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Sunday, June 4, 2017

Today is the last day for Della Robbia in the U.S. and Washington

Outside the West Garden Court, the Della Robbia exhibition welcomes visitors at the National Gallery of Art, Washington, D.C./Photo by Patricia Leslie
Giovanni della Robbia (1469-1529-1530), Resurrection of Christ, 1520-1525, loaned by the Brooklyn MuseumHundreds of years ago this hung on a garden gate at the Antinoris' villa near Florence, Italy, the family who helped sponsor the exhibition and made possible the year-long conservation project of Resurrection which was moved for the first time in more than 100 years from Brooklyn for the show. The sculpture is 12 feet wide.  (Writer's note:  These photos do not convey the size, scope, and depth of these pieces.)/Photo by Patricia Leslie
Andrea della Robbia (1435-1525), Prudence, c. 1475, Metropolitan Museum of Art. She is the cover of the catalog, a double-faced head who gazes into the future on the left while an old man on the right who bears a resemblance to Prudence, considers the past, his beard mixing with her hair. The snake here is "a biblical symbol of wisdom," the label says.  The diameter is about 5'4"/Photo by Patricia Leslie
Andrea della Robbia (1435-1525), Bust of a Boy, 1475, Museo Nazionale del Bargello which welcomes visitors to the exhibition.  The boy glances to his left, yearning to hear what is happening behind him where visitors chat and admire The Visitation, c. 1445 by Luca della Robbia (1399/1400-1482)/Photo by Patricia Leslie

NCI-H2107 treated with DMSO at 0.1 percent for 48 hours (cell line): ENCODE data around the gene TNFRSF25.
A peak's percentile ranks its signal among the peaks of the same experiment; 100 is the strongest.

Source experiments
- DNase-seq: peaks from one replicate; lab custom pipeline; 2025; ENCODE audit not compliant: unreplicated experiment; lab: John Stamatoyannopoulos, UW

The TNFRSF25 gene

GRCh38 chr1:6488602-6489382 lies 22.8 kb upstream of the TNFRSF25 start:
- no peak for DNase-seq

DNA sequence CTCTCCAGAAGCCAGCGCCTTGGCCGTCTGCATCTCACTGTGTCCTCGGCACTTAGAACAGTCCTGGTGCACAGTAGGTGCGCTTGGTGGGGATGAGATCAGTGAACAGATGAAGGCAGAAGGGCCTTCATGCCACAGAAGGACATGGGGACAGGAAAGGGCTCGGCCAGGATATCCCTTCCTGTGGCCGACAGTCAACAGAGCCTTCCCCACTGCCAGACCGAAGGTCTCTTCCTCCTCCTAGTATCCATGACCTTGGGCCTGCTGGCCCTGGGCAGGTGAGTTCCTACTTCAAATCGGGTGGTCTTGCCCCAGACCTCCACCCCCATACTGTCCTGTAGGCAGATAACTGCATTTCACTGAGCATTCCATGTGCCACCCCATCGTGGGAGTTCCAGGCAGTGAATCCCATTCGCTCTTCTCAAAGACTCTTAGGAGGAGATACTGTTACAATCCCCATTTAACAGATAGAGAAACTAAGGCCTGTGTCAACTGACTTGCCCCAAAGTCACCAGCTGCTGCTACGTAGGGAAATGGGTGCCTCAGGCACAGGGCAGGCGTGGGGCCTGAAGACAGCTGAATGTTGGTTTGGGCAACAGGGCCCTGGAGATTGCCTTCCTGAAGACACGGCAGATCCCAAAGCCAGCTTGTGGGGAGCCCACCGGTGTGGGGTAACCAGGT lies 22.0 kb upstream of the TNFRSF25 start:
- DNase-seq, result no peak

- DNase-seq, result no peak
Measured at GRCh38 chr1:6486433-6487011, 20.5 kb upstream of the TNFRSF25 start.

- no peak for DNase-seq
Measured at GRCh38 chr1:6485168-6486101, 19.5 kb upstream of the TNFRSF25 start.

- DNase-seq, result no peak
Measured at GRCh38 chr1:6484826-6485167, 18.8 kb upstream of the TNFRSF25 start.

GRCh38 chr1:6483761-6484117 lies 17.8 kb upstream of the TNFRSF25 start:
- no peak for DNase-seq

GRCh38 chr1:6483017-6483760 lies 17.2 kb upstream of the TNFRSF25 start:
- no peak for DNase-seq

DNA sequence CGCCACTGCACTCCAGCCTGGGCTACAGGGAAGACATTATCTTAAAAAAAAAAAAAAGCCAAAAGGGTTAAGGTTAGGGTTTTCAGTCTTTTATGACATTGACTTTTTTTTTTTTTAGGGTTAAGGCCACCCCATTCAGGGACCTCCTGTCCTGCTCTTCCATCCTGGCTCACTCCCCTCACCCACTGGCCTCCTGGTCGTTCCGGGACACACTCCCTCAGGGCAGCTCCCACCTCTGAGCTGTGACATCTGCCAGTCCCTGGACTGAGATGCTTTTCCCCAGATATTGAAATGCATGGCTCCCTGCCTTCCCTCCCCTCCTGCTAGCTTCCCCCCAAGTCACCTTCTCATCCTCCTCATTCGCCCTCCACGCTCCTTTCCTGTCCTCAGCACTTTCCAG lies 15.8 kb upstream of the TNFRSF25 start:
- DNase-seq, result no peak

Luca della Robbia (1399/1400-1482) The Visitation, c. 1445, Church of San Giovanni Fuorcivitas, Pistoia. The National Gallery of Art says The Visitation is "a masterpiece of 15th-century art in any medium" which came to the U.S. for the first trip for this exhibition.

"The nearly life-size composition depicts the emotional moment from the Gospel of Luke when the pregnant Virgin Mary is welcomed by her elderly cousin Elizabeth, pregnant with St. John the Baptist. Formed fully in the round, the two figures were fired in four individual pieces that fit securely together," the National Gallery explains/Photo by Patricia Leslie
Luca della Robbia (1399/1400-1482) The Visitation, c. 1445, Church of San Giovanni Fuorcivitas, Pistoia/Photo by Patricia Leslie
Luca della Robbia (1399/1400-1482) The Visitation, c. 1445, Church of San Giovanni Fuorcivitas, Pistoia/Photo by Patricia Leslie
Luca della Robbia (1399/1400-1482) The Visitation, c. 1445, Church of San Giovanni Fuorcivitas, Pistoia/Photo by Patricia Leslie
Andrea della Robbia (1435-1525), Adoration of the Christ Child (the Ruskin Madonna), after 1477, National Gallery of Art, Washington, D.C.  Known as the Ruskin Madonna due to its ownership by the writer and art critic, John Ruskin (1819-1900) who called it "quite one of the most precious things I have." In his study Adoration hung over the mantle/Photo by Patricia Leslie
From left are works by Girolamo della Robbia (1488-1566): the Bust of a Man, 1526-1535, Bust of a Woman, about 1530, Francis I (1494-1547), King of France, 1529, and Bust of a Classical Hero or Emperor, c. 1530. Lenders were the J. Paul Getty Museum, Yale University Art Gallery, Metropolitan Museum of Art, and the Cleveland Museum of Art/Photo by Patricia Leslie
These five feet tall saints made by a Della Robbia competitor, Santi Buglioni (1494-1576) "are impressive for their scale and charismatic presence," according to the National Gallery, "but proved difficult to fire, as indicated by the large cracks and peculiarities visible in the glazed surfaces." Lenders were an American private collector, the Los Angeles County Museum of Art, and the Gallerie degli Uffizi/Photo by Patricia Leslie